If you have any Android tablet used by a child It’s often important to take a number of steps to ensure they are in a safe environment, with age-appropriate games and apps.
Here we tell you what you can do to adapt an Android tablet for use by children, from using the parental control options of Google Play to configuring a more complete parental protection of Google Family Link.
Put control in Google Play
If the tablet is shared by the whole family and you just want to put some restrictions on which applications they can download, put limits on Google Play It is a good starting point. There are two main options in this regard: parental control for applications that can be downloaded to the tablet and purchase protection (including in-game purchases).
To use Google Play parental controls, you must access Google Play Settings and enter Parental control. This is generally deactivated from the start, so the first thing you should do is activate it.
This will give you access to the three subsections in which you can control apps and games, movies and music separately. Each of the categories has slightly different ratings, but in essence you will need to choose the ratings that will be allowed on your account. In the case of music, the only option is to restrict the music marked as explicit.
Please note that the above only applies to new downloads on Google Play, and not to applications and games that are already on the tablet. If you do not want to resort to a more complete solution such as Family Link, an alternative in this case is to use different user accounts, using a user account with restricted access for the child, with some applications not available (we will see it below).
It is especially important to prevent the child from making purchases without your permission, both on Google Play and in the games and applications themselves, through integrated purchases. This is also configured from Google Play, entering Settings> Ask for authentication to make purchases.
The truth is that the default option these days is usually to ask for authorization for all purchases made through Google Play on this device, although it never hurts to check it just in case. In this way, to complete a purchase it will be necessary to use your fingerprint, password or other identification method that is associated with your account.
As we mentioned before, the restrictions on Google Play do not apply to applications and games that are already installed on the tablet. For block the child from accessing certain apps or games, the best resource at your fingertips is the use of restricted users, since at the moment they areJust some Android layers like EMUI allow you to lock apps with password.
To use a restricted profile you must go to the Android settings, enter Users and tap on Add users. The option does not appear on mobile phones, but on the tablet you should see the possibility of creating a Restricted profile.
As the name suggests, the advantage of this restricted profile is that you can tap on the options button to choose which apps will be available and which ones are not. If you check the box it will be available. Yes No No.
For better control, Google Family Link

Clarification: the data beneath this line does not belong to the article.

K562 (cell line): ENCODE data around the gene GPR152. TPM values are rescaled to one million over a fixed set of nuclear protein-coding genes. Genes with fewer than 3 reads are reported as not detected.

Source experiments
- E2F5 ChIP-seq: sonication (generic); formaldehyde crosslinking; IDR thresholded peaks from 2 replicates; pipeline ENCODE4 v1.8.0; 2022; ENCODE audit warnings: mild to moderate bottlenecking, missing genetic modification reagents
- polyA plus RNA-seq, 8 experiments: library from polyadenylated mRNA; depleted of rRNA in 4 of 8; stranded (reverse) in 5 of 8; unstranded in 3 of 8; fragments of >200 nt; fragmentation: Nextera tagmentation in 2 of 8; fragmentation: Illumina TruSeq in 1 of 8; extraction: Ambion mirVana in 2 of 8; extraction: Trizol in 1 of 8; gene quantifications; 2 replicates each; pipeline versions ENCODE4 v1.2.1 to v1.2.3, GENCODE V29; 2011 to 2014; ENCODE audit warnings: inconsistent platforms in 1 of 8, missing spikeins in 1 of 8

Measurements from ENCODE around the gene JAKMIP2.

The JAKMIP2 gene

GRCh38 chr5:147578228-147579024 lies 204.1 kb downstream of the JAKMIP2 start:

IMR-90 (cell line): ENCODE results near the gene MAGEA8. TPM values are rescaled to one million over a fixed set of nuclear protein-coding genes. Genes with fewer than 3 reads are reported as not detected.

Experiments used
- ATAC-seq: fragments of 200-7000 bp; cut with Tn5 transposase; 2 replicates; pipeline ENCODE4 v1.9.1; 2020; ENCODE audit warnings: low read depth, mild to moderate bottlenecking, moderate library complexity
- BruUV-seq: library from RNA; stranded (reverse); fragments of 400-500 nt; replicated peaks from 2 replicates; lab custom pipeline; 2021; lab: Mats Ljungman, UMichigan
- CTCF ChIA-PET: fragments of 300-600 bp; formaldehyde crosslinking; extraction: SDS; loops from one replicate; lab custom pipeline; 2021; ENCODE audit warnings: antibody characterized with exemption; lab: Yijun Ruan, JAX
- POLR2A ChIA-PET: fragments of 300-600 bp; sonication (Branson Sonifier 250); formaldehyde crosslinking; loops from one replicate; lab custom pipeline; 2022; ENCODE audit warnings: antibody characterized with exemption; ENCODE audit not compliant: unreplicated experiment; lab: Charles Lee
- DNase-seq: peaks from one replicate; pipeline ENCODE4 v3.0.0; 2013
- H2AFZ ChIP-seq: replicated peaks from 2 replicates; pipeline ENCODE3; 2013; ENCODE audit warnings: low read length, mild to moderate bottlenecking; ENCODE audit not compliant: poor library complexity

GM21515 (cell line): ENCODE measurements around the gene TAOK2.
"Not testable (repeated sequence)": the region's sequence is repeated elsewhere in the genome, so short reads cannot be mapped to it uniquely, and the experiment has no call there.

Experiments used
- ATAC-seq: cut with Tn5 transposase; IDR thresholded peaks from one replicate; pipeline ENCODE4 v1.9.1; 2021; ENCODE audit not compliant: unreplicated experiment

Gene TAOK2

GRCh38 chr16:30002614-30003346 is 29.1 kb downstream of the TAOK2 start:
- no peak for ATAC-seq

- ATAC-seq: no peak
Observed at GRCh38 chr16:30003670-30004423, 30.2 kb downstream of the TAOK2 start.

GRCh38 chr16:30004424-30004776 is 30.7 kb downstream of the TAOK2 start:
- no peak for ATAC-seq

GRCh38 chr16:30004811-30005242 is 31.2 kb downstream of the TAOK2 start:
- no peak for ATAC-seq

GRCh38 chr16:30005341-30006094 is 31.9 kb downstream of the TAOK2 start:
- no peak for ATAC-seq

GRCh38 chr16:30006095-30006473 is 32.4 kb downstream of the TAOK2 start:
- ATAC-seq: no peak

The above options are a bit scattered, but Google has a complete tool that covers all aspects: Google Family Link. In this case, it is not integrated into Android, but must be downloaded separately an application on the parents’ mobile Y another on the tablet used by children.
The initial setup can be done a bit uphill, as you need to create a Gmail account for the child if you don’t already have it, although the process is relatively quick if done from the app itself. A full Gmail account is not created, but a kind of spin-off from the parent’s account, with parental features enabled at the factory.
The next step is connect the Google Family Link for parents with the Google Family Link for kids. The process is as simple as entering a code that appears in the parenting app in the app on the tablet, during setup.
Once both applications are connected, the rest of the configuration is done comfortably from the parents’ mobile, with a large number of options. For example, from the Google Play section you can control payments and content restrictions or from Chrome you can restrict some websites.
An interesting option is, in the section Applications, of put usage restrictions for certain apps. In this way, you can set a limit of 30 minutes of use of Instagram per day. It sounds similar to Google’s Digital Wellbeing, but here is not a suggestion: after 30 minutes it is over.
The options go beyond the classic, including the ability to activate the safe search on Google or limit the use of third-party applications in the Google Assistant, in addition to activating or not the location registration.
From the application you can control the time of use, see what applications have been used, if any new ones have been installed and check the location of the tablet (if it was activated in the options). Of course, keep in mind that the tablet shows a notification every time you make a change in the settings.
Apps with versions “for children”
Finally, we must not forget that some applications have special versions for children, with a simpler interface and factory-activated parental control. For example, YouTube has YouTube Kids and Netflix, although it uses the same application, has a own profile for children.
Another good resource is category Families of Google play, with applications and games designed for children and that are distinguished in the categories with different recommended age ranges.
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